The aim of the present work was to characterize the direct olfactory inputs from olfactory-recipient amygdaloid structures to ventral striatal territories that may underlie the reinforcing properties of chemical stimuli. A direct projection from the posterolateral cortical amygdaloid nucleus to the medial olfactory tubercle, islands of Calleja and the ventrolateral shell and core of the nucleus accumbens has been described. Injections of anterograde tracers into layer II of the posterolateral cortical amygdaloid nucleus (cases 7705 and 8705) resulted in anterograde labeling in the medial olfactory tubercle and islands of Calleja and sparse labeling in the ventrolateral shell of the nucleus accumbens and ventral pallidum. Retrograde confirmation was obtained by injection into the olfactory tubercle (case 1207). Injections of anterograde tracers involving layer III (case 9905) gave rise, in addition, to conspicuous anterograde labeling in the core of the nucleus accumbens. Retrograde confirmation of this projection was obtained following injection into the core of the nucleus accumbens (case 7307). Therefore, layers II and III of the posterolateral cortical amygdaloid nucleus send differential projections to the medial olfactory tubercle and islands of Calleja, and to the core of the nucleus accumbens, respectively.
The efferent projections from the main olfactory bulb have been described to reach a number of structures in the basal telencephalon, including the anterior olfactory nucleus, the olfactory tubercle, the piriform cortex, the entorhinal cortex, and the anterior and posterolateral cortical amygdalae [4, 5, 21, 25, 26, 33, 34]. Our results confirm these descriptions. In contrast to the majority of previous studies, however, we used biotinylated dextran-amine, considered to be among the most sensitive anterograde tracers . This has allowed comparison of the thickness of sublamina Ia of layer I [32, 33] among the olfactory structures.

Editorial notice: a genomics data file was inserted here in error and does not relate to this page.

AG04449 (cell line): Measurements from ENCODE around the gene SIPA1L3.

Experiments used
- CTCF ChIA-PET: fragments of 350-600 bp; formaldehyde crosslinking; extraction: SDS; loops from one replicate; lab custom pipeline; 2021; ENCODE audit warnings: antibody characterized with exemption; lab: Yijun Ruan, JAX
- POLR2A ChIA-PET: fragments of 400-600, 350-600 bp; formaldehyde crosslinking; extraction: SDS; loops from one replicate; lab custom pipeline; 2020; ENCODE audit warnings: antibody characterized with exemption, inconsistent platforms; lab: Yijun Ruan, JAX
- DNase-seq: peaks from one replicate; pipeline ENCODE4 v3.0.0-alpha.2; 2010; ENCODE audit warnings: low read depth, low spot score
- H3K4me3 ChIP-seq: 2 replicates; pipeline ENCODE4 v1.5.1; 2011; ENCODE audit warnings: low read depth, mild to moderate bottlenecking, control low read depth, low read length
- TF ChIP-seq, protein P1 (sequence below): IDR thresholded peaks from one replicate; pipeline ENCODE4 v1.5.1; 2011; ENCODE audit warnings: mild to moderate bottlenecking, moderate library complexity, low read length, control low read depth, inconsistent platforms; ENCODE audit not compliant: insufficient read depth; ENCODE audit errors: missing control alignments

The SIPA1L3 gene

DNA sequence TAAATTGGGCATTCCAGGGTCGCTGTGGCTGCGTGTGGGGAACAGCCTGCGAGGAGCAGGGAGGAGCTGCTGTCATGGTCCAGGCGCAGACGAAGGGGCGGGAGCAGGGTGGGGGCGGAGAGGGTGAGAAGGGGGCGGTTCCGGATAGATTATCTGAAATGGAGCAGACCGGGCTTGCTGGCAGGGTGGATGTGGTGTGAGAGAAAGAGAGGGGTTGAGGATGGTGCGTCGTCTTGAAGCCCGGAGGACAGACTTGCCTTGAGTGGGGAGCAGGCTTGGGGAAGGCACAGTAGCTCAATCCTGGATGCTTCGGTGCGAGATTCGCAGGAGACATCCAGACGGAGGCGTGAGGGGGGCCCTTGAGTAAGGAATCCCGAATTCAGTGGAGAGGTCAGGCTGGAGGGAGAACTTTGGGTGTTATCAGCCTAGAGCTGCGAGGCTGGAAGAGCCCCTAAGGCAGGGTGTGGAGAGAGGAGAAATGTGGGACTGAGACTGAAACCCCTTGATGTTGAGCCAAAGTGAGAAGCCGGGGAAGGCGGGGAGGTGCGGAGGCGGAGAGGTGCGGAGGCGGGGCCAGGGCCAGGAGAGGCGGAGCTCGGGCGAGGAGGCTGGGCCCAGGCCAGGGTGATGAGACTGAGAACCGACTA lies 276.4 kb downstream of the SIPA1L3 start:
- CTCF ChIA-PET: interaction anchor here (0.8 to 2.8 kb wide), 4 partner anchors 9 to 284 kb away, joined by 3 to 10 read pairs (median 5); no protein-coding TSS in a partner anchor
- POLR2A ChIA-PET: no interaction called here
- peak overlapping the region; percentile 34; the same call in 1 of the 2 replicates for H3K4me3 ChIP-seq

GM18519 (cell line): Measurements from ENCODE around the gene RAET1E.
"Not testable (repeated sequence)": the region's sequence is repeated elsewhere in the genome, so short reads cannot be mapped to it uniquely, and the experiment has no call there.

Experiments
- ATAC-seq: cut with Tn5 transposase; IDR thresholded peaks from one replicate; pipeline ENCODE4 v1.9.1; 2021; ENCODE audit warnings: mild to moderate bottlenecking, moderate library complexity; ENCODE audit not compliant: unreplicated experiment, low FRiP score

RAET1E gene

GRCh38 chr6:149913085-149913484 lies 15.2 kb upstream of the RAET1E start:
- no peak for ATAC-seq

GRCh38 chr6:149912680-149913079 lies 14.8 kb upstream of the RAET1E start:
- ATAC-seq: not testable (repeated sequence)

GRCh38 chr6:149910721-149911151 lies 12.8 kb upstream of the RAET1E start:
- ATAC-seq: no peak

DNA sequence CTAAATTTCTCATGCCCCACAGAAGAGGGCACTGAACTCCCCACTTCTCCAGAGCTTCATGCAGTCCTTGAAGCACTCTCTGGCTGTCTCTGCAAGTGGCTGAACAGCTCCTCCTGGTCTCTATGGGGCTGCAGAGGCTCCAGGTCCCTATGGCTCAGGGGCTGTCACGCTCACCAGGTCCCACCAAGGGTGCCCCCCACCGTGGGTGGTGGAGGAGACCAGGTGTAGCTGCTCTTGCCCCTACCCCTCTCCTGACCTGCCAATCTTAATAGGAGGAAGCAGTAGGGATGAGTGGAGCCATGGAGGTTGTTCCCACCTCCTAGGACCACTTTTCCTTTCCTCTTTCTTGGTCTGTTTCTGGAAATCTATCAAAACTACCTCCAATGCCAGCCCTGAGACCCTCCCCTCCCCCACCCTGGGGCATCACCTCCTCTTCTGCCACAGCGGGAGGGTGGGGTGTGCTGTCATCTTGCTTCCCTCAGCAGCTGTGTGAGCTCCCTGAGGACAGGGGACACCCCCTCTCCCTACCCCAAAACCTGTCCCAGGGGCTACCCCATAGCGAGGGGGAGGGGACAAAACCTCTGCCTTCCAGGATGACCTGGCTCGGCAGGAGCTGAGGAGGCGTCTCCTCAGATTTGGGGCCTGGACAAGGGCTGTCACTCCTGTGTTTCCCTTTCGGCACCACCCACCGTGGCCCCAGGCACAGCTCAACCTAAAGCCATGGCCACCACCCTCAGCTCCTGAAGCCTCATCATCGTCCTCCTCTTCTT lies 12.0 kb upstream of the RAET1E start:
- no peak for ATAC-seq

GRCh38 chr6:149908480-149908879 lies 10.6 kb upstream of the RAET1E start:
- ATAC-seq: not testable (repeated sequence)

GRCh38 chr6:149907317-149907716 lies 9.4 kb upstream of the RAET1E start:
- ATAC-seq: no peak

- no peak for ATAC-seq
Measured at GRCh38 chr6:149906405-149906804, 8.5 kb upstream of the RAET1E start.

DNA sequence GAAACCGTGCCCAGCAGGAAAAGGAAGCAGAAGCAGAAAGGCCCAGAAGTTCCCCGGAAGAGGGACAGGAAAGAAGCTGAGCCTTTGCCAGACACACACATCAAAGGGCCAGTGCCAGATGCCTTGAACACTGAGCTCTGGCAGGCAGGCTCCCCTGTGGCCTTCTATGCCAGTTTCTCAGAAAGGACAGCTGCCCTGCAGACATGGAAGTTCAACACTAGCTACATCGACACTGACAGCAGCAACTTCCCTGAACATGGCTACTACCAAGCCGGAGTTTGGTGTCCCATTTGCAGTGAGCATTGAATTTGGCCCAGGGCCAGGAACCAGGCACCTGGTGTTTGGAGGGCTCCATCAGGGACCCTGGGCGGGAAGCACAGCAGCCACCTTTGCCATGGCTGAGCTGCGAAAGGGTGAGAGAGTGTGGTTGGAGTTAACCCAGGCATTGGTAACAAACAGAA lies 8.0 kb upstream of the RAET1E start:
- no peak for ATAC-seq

The efferent connections of the posterolateral cortical amygdaloid nucleus have been studied previously in different species [7, 8, 29]. In rats, injections into the periamygdaloid cortex, i.e., the posterolateral cortical amygdaloid nucleus in Scalia and Winans' nomenclature , resulted in anterograde labeling mostly concentrated in layer II of the olfactory tubercle and around medially located islands of Calleja. No labeling was observed in the nucleus accumbens or ventral putamen . In hamsters, efferents from the posterolateral cortical amygdaloid nucleus terminate in layers II and III of the olfactory tubercle, mostly in the medial part. Labeling was also observed around, but not whithin the islands of Calleja . More recently, and also in rats, on the basis of injections in the deepest part of the posterolateral cortical amygdaloid nucleus, this nucleus has been reported to "provide a very sparse input to the fundus of the striatum and to medial parts of the olfactory tubercle", with fibers also reaching the core of the nucleus accumbens . Our present results confirm this findings and expand previous descriptions because some of the cited reports used the autoradiographic method of tritiated amino acids [7, 8], which is less sensitive and produces large injection sites compared with iontophoretic injections of more modern tracers. Our data provide a more accurate account of these projections. Conversely, iontophoretic injections of Phaseolus vulgaris leucoagglutinin (PHA-L), which is as sensitive as biotinylated dextran-amine , were placed in the deepest part of the posterolateral cortical amygdaloid nucleus  (a location that is usually considered to be within the amygdalo-hippocampal area rather than the posterolateral cortical nucleus) and the findings were, therefore, only partially comparable to the present results. Our results demonstrate in detail that the input from the posterolateral cortical amygdala extends in layer II and layer III of the olfactory tubercle and that varicose fibers not only surround but enter the islands of Calleja (Fig. 2D). Furthermore, we have confirmed this amygdalo-striatal projection by using retrograde tracing. Although previous studies already suggested that the olfactory tubercle, islands of Calleja and nucleus accumbens were targeted by projections from the cortical amygdala [10, 35–37], our results demonstrate that, at least in the posterolateral cortical amygdala, the inputs to the olfactory tubercle and islands of Calleja mostly arise from layer II, whereas those directed to the nucleus accumbens core arise from layer III.